How will the Internet of Things change the way you live?

Smartphone controlling home appliances

You’ve probably heard how the Internet of Things (IoT) will allow your fridge to order milk when you’re running low. But beyond that, it’s probably little more than a far-off concept for many of us right now. Yet in the not-too-distant future, the IoT promises to change the way we live by increasing efficiency and cutting costs.

What is IoT?

At its most basic, the IoT connects devices with internet capability. These devices could be in the home, such as security systems, stereos, washing machines and air conditioning. Or they could be in the workplace, linking devices such as photocopiers, printers, lighting, wearables and even cars.

Connecting devices lets them “talk” to each other, or in other words, to share data. This data can then be analysed to predict problems, provide insights, and reduce waste.

How it works

While it may seem a bit far-fetched, this is how the IoT could work during a normal working day.

Imagine your alarm clock wakes you at 6am and alerts your coffee machine to brew you a fresh cup of coffee. The fridge lets you know that you are low on milk and adds it to your online shopping list. Your phone calendar alerts you to your next appointment, and the car has already mapped the best route.

At work, your wearable technology has already let you and your colleagues know your most productive times so meetings can be scheduled when you’re not only free, but feel at your best. Supplies of office equipment and items for vending machines are reordered automatically and factory machinery sends reminders to management about upcoming maintenance requirements. While you’re at work, you schedule the washer and dryer at home to make use of free power from your solar panels during the day and, if it’s winter, have the heater come on in time for your return.

Local take-up

Adoption of IoT is in its infancy in Australia, but it’s rapidly gathering pace around the world as people and organisations invest more heavily in hardware, software, services and connectivity. IT research firm IDC predicts worldwide spending on the IoT will reach almost $US1.4 trillion ($1.75 trillion) by 2021, up from $800 million this year.

The chief executive of IoT Alliance Australia, Frank Zeichner, says the potential of IoT is unparalleled. “I try and explain it as imagining the translation of the physical world into the digital world for everything including air quality or temperature, and then using that awareness of information to drive a change in either efficiency, business model or capability,” he says.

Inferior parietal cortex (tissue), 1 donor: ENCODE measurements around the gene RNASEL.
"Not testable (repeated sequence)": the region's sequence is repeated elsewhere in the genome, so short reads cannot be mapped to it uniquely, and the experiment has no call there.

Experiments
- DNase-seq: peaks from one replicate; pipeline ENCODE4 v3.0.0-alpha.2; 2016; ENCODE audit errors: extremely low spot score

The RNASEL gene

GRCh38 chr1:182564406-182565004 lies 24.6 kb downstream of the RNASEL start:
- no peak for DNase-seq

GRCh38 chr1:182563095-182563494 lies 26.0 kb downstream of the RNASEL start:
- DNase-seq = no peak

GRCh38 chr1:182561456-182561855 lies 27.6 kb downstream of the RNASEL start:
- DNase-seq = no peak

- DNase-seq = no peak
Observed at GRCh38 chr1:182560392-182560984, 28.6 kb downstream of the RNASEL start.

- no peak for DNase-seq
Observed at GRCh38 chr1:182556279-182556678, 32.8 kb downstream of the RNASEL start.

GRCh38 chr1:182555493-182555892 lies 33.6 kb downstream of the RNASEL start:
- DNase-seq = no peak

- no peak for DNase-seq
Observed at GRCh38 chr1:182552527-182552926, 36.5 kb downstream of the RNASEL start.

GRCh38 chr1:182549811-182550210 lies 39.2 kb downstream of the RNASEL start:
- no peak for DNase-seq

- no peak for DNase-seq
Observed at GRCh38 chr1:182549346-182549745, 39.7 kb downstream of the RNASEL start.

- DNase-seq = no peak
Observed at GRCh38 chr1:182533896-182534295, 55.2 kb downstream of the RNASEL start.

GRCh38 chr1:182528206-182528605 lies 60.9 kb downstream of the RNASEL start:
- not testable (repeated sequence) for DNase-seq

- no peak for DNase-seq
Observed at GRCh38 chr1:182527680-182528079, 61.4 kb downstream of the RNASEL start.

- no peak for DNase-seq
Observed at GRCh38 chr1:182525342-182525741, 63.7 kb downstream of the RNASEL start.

“I think of the IoT as getting the data you need, applying intelligence from it and then, in industrial applications, feeding it back to drive automation and change.”

Energy savings

The IoT offers massive potential for electricity management. With smart energy-management systems, businesses can avoid peak prices by automatically incorporating power rates into machine work schedules. With sensor systems connecting lights and thermostats, companies can save money by not lighting or climate-controlling spaces when they’re not in use. They can tell cleaners not to bother with rooms that haven’t been used, and analyse motion data to discover how space is being utilised and whether it is really needed.

The same connectivity at home could help reduce domestic electricity bills. IoT’s reach means people can manage other systems such as security and entertainment remotely from their tablets.

Zeichner predicts the IoT will make an impact in homes and workplaces in 2019, if not sooner. “There are people using IoT concepts and services now,” he says. “But the mass use of it requires confidence in models that work and an ability to conduct trialling and learning beforehand.”

Now there’s something to think about the next time you open the fridge and there’s no milk!